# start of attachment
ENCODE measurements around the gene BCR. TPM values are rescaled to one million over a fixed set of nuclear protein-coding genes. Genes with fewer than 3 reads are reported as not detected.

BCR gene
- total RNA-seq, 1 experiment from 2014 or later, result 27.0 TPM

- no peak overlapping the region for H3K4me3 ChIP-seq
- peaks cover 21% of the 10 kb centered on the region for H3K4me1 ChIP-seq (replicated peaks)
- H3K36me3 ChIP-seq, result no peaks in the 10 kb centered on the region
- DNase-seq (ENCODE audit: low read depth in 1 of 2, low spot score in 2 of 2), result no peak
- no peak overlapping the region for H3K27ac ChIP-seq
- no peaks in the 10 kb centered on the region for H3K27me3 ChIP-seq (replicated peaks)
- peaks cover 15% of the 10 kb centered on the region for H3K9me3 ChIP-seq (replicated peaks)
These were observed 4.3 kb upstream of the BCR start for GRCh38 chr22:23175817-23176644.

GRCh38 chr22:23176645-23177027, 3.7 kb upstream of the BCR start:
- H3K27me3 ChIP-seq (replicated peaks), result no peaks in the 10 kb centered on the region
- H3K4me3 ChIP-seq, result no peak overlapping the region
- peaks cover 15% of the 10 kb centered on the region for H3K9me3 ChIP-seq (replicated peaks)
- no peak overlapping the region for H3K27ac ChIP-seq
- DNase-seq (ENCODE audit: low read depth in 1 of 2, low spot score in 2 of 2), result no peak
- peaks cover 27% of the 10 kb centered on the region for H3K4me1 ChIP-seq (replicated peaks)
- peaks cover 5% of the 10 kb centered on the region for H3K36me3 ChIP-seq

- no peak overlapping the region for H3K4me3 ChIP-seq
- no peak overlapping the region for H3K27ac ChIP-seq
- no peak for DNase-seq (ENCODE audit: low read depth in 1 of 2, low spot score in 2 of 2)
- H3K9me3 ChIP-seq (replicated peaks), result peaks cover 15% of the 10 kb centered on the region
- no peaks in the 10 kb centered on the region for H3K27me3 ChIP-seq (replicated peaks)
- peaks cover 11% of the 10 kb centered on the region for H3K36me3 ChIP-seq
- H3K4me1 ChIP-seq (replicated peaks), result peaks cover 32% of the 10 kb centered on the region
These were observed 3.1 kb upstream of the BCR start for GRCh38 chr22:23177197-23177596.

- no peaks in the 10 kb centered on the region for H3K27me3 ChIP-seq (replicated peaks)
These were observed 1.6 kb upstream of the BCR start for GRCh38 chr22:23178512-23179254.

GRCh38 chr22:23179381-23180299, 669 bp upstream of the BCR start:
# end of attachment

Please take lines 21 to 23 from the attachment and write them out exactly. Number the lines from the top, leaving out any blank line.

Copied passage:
- no peak overlapping the region for H3K27ac ChIP-seq
- no peak for DNase-seq (ENCODE audit: low read depth in 1 of 2, low spot score in 2 of 2)
- H3K9me3 ChIP-seq (replicated peaks), result peaks cover 15% of the 10 kb centered on the region